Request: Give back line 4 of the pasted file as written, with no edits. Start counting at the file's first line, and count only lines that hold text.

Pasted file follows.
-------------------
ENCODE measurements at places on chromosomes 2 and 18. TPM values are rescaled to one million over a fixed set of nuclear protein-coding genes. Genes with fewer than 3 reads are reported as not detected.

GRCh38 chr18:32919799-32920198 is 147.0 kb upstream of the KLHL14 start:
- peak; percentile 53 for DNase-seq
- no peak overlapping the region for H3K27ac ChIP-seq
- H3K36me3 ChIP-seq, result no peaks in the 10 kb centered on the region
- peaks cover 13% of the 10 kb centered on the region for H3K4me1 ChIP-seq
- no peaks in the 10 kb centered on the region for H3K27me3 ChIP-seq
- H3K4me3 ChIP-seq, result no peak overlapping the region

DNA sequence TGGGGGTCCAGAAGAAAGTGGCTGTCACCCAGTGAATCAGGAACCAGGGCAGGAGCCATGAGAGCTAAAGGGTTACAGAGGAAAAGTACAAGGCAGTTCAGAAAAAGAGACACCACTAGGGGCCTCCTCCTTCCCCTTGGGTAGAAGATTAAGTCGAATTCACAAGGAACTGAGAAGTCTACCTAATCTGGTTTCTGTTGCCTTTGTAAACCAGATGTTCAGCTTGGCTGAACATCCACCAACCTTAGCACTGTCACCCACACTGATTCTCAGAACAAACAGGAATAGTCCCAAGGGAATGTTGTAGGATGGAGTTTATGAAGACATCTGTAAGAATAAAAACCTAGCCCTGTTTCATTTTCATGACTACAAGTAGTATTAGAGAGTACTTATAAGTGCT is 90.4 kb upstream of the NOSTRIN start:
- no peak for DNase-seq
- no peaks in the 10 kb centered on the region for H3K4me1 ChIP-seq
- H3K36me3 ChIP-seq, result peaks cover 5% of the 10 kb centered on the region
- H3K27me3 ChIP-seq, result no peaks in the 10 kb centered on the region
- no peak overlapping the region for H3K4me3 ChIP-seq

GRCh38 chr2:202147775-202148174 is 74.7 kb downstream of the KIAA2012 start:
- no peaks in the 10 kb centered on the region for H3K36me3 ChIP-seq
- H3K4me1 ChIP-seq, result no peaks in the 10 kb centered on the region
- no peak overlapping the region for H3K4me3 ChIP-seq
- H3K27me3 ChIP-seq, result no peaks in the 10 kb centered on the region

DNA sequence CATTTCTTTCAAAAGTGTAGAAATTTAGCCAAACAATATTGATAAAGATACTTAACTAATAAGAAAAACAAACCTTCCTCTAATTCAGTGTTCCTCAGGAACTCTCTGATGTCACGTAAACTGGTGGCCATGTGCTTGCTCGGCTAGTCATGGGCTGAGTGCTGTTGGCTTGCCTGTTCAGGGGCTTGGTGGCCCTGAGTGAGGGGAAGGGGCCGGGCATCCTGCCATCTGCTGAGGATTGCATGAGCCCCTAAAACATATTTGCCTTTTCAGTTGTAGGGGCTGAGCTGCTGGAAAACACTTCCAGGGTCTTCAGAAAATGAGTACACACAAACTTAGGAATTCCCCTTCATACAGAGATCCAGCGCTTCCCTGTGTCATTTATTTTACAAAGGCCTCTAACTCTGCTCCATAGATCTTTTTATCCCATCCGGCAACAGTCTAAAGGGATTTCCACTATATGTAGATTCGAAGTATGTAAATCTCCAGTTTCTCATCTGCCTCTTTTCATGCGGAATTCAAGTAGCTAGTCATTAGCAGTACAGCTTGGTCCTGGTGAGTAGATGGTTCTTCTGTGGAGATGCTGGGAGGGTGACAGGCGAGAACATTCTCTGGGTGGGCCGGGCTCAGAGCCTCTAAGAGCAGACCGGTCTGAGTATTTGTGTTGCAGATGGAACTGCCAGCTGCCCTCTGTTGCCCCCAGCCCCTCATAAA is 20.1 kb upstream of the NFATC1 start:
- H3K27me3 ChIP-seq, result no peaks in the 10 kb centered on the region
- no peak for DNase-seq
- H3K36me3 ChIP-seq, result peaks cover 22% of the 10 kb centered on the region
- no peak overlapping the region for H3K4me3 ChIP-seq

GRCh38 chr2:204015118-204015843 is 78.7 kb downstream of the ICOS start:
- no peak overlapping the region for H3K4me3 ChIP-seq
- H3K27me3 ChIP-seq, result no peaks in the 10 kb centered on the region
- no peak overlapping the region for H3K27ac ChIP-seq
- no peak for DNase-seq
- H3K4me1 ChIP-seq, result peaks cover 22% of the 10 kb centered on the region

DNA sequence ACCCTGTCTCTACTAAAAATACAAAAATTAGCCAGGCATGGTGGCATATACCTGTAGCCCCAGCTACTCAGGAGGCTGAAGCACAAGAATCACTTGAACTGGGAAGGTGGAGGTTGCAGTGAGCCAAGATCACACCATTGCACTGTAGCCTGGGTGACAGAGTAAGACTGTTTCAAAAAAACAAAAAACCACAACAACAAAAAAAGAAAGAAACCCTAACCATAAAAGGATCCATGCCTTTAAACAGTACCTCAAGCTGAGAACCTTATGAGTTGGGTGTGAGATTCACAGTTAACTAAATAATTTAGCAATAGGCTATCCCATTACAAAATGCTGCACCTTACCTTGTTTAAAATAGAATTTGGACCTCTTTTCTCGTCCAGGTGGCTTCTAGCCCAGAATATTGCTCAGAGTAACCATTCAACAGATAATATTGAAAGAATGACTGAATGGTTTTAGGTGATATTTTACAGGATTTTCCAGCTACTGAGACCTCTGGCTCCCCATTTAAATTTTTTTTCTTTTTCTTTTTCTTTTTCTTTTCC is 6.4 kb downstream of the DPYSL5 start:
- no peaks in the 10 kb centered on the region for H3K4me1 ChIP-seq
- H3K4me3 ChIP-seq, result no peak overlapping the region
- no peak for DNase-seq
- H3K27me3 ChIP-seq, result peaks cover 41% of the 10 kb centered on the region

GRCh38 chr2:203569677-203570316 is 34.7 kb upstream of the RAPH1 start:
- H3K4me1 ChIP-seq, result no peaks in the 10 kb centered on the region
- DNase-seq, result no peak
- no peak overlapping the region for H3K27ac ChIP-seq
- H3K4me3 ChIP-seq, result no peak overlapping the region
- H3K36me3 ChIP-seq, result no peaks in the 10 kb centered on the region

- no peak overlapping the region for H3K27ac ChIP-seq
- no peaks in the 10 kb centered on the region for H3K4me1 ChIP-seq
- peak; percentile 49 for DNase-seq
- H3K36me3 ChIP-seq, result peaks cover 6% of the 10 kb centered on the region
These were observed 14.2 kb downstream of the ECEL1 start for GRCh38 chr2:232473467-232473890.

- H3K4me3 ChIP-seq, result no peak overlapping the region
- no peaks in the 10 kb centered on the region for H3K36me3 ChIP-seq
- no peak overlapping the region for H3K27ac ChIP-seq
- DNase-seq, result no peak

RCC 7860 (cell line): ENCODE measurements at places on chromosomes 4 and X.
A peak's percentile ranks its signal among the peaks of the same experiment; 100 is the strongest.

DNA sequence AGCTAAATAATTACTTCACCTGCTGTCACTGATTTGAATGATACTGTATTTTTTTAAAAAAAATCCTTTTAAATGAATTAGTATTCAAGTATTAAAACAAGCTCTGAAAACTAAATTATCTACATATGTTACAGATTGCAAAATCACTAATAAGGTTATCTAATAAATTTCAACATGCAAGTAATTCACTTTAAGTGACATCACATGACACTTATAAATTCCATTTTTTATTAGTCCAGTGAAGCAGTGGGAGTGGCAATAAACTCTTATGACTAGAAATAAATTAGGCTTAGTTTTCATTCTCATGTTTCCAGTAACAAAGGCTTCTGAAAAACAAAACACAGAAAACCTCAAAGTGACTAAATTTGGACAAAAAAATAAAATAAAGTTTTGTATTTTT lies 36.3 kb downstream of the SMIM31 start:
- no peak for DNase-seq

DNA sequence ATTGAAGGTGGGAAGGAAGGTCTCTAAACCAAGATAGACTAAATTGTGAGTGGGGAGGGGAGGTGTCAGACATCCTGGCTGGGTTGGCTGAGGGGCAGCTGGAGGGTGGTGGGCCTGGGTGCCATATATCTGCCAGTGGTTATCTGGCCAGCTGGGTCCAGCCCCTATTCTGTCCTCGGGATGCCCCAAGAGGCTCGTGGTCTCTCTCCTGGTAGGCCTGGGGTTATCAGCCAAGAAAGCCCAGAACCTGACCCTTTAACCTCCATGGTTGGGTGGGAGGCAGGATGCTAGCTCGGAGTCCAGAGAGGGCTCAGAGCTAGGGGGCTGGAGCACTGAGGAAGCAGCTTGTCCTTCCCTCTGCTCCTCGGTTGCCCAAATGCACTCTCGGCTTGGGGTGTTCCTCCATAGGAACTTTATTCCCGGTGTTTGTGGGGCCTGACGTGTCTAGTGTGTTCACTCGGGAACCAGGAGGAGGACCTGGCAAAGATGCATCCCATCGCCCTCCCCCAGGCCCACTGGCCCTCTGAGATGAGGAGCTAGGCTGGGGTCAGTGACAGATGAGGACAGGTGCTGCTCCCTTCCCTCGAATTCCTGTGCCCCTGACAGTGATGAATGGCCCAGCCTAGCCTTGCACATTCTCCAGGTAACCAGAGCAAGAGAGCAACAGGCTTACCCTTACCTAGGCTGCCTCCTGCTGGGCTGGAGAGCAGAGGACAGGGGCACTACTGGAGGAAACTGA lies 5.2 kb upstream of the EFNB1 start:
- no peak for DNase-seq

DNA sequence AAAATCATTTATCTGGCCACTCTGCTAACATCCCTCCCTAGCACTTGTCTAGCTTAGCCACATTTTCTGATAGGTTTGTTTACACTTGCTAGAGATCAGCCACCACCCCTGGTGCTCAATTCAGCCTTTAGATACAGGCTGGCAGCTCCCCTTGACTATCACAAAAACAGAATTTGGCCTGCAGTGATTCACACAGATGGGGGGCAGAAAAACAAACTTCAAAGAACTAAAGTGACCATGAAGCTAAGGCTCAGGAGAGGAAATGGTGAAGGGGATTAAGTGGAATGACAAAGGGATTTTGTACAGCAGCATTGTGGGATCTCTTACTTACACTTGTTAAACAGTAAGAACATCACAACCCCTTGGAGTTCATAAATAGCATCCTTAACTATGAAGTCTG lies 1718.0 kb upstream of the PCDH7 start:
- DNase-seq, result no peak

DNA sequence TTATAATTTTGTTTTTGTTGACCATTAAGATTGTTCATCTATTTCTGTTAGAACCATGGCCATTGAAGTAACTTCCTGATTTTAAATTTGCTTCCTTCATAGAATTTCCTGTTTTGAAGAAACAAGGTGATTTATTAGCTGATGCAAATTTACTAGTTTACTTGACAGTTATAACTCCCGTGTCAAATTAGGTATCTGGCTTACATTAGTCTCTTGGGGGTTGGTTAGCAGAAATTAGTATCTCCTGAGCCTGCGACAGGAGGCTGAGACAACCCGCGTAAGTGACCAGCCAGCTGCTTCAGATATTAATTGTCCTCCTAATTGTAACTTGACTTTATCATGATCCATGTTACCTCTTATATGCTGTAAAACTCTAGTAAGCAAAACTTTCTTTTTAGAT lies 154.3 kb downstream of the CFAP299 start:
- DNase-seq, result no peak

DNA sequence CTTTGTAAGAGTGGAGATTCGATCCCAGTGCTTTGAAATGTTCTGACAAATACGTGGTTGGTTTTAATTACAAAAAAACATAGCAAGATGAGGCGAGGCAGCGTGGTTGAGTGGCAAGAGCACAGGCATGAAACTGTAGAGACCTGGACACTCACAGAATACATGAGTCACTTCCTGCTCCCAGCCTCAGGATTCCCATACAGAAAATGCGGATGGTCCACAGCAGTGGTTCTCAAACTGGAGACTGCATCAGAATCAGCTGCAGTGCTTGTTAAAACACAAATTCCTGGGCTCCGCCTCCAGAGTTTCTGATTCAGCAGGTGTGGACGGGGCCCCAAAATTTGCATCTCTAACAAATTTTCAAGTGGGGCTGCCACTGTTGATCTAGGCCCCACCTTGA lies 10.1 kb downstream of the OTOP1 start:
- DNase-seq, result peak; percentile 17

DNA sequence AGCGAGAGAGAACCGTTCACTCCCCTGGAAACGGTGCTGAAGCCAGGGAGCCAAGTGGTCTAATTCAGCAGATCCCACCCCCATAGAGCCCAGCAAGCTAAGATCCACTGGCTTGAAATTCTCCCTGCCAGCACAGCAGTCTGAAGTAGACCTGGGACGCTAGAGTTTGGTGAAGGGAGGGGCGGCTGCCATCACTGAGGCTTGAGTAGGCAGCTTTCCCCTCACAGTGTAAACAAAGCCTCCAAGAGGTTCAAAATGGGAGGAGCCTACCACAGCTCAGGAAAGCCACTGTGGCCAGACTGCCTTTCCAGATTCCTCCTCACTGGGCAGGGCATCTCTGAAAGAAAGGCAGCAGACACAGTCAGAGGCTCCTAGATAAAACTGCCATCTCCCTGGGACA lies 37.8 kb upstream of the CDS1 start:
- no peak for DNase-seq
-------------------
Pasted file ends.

- no peak overlapping the region for H3K27ac ChIP-seq